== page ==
One pencil and one sheet of paper per player

Before your trip, collect six household objects that come in standard sizes (for example, a playing card, key, quarter, new pencil, fork, and spoon) and put them in a lunch bag.

During your trip, give each player a pencil and a sheet of paper. Ask each player to draw the objects you’ve collected without looking at them. Compare the drawings with the objects to see which drawing is closest to each object’s actual size. The player with the greatest number of most accurate drawings is the winner.

Eggs in the Bush

Ten marbles or pennies per player

Each player takes a turn hiding one to five marbles or pennies in her hands. The other players guess how many items she’s holding. (Each player must guess a different number.) The player who guesses correctly gets the hidden items. Each player who guesses incorrectly pays the hider in items the difference between the number of hidden items and the number guessed.

Travel Flannel Board

Scissors

Large piece of flannel

Cardboard

Glue gun

Felt

Magazine pictures

Family photos

Words written on index cards

Clear contact paper

Strips of Velcro, sandpaper, or flannel

Before your trip, cut a piece of flannel a few inches larger all around than the cardboard. Lay the cardboard in the center of the wrong (smooth) side of the flannel, fold the edges of the flannel over the cardboard, and glue the edges down. Cut out felt shapes that can be used to make a design or tell a story. Cut out magazine pictures, gather family photos, and write a wide variety of words on index cards. (To make a matching game for beginning readers, make an index-card label for each picture and photo.) Cover these with clear contact paper and use a glue gun to attach a strip of Velcro, sandpaper, or flannel to the back of each picture and card.

During your trip, encourage your kids to use the pictures and words to create a story on the flannel board. If you’ve made a matching game, challenge the kids to match each picture and photo with its label.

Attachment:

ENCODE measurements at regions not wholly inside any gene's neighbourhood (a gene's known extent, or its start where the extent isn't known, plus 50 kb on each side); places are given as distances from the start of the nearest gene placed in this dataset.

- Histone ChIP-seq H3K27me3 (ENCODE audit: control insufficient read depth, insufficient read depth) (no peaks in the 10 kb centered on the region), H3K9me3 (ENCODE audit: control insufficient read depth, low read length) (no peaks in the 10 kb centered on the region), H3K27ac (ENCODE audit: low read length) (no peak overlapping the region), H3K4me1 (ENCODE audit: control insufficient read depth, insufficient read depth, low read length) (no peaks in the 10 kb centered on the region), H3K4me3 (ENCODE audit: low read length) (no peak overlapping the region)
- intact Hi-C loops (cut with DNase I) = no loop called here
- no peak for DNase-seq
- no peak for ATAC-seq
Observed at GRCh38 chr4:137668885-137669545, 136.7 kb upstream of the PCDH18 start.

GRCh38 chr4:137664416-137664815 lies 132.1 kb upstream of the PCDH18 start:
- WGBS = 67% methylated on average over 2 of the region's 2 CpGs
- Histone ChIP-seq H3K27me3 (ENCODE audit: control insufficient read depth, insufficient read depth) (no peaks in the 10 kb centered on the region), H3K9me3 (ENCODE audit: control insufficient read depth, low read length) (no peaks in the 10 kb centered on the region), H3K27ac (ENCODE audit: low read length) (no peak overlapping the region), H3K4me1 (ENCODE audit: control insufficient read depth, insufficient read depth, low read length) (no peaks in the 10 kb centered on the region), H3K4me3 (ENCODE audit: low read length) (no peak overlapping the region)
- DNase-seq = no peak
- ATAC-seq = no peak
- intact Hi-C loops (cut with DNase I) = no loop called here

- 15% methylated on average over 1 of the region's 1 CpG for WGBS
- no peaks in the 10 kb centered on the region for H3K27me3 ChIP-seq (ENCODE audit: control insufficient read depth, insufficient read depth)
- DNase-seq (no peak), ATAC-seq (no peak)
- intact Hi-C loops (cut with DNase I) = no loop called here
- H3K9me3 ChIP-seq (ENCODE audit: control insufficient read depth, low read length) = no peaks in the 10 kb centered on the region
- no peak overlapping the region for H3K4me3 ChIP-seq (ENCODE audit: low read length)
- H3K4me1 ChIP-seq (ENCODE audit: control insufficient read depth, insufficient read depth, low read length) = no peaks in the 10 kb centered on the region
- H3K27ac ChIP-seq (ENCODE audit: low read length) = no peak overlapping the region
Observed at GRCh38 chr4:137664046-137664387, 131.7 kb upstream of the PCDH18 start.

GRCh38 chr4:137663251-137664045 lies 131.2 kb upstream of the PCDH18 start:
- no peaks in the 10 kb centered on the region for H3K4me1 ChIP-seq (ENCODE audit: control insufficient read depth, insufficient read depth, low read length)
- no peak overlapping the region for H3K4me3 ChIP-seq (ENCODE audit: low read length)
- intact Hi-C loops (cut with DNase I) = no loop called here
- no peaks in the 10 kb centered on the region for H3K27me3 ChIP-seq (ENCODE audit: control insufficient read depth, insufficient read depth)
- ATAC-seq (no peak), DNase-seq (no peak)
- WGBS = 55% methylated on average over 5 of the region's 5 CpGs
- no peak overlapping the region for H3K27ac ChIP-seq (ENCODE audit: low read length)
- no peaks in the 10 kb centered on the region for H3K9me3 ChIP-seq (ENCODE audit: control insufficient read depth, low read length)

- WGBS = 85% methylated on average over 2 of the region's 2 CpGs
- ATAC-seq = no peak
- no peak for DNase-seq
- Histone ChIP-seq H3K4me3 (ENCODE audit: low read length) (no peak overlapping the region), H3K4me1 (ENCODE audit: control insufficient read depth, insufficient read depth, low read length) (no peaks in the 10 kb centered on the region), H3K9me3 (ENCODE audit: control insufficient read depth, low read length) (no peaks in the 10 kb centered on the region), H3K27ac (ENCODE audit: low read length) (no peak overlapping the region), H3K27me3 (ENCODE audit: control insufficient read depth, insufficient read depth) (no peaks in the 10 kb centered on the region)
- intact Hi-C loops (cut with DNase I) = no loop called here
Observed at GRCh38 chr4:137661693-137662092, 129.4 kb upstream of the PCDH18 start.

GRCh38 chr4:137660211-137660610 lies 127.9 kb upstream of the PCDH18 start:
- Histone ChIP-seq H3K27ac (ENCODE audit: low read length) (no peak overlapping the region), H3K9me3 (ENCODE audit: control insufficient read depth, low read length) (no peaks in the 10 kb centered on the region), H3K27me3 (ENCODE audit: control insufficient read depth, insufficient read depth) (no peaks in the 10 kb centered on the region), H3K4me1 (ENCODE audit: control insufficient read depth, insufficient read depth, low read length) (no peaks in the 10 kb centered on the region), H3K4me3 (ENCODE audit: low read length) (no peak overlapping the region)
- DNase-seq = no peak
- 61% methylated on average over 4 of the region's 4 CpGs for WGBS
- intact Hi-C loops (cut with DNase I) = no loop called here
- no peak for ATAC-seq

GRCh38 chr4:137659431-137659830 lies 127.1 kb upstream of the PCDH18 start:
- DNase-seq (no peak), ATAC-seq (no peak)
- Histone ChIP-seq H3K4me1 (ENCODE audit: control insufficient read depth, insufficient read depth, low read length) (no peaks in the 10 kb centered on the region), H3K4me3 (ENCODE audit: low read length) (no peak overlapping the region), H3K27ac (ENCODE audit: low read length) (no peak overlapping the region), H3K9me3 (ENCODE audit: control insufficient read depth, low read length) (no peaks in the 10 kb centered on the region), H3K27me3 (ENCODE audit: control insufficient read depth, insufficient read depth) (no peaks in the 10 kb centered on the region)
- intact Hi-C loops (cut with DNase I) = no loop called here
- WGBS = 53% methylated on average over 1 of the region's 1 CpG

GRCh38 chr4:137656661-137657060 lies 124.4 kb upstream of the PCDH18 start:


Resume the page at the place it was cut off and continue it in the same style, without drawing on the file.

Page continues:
Travel Bingo

One sheet of heavy paper or cardboard per player

Markers (or magazine pictures and glue)

Clear contact paper or plastic page protectors

One dry-erase marker per child

Before your trip, make simple bingo cards by drawing a grid four squares by four squares on each sheet of heavy paper or cardboard. In each square, write words that represent things you may see as you drive, for example: parking lot, cow, flag, and so on. For nonreaders, draw pictures or glue on pictures cut from magazines instead. Cover the completed bingo cards with clear contact paper or slip them into plastic page protectors.

During your trip, give each player a bingo card and a dry-erase marker. Each time a player sees something described on her bingo card, she marks an X in that square. The first player to mark four squares in a horizontal, vertical, or diagonal row is the winner.

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Odd or Even?

Ten marbles or pennies per player

Each player takes a turn hiding one to five marbles or pennies in her hands. The other players guess whether she’s holding an odd or even number of items. After all the players have guessed, the hider shows them the items in her hand. Players who guessed incorrectly pay the hider one marble each; players who guessed correctly are paid one marble each by the hider.

Wave If You’re Famous

This activity may seem silly, but kids love it!

Dark, wide-tip marker

Sheet of heavy paper or cardboard

Use a dark, wide-tip marker to write a sentence like Wave if you’re famous! or Wave if it’s your birthday! or Wave if you love cats! on a sheet of heavy paper or cardboard. As you drive along, let your children take turns holding up the sign to passing cars. They’ll love the various reactions they get.

Magazine Scavenger Hunt

One old magazine per player

One sheet of paper per player

One pencil per player

Before your trip, leaf through each magazine. For each magazine, make a list of fifteen objects pictured in it. Each list should be on a separate sheet of paper.

During your trip, give each player a magazine and its corresponding list. Each player must look through her magazine, hunt for the objects on her list, and write down the numbers of the pages on which the objects are found. To determine a winner, you can either time the game for fifteen minutes and see who finds the most objects within that time or simply declare the first player who finds all her objects the winner.

This game is great for players of different ages and abilities, because the lists can be tailored to the players. A younger player may want to mark the pages on which she finds objects by turning down their corners. Very young players can search for colors rather than objects.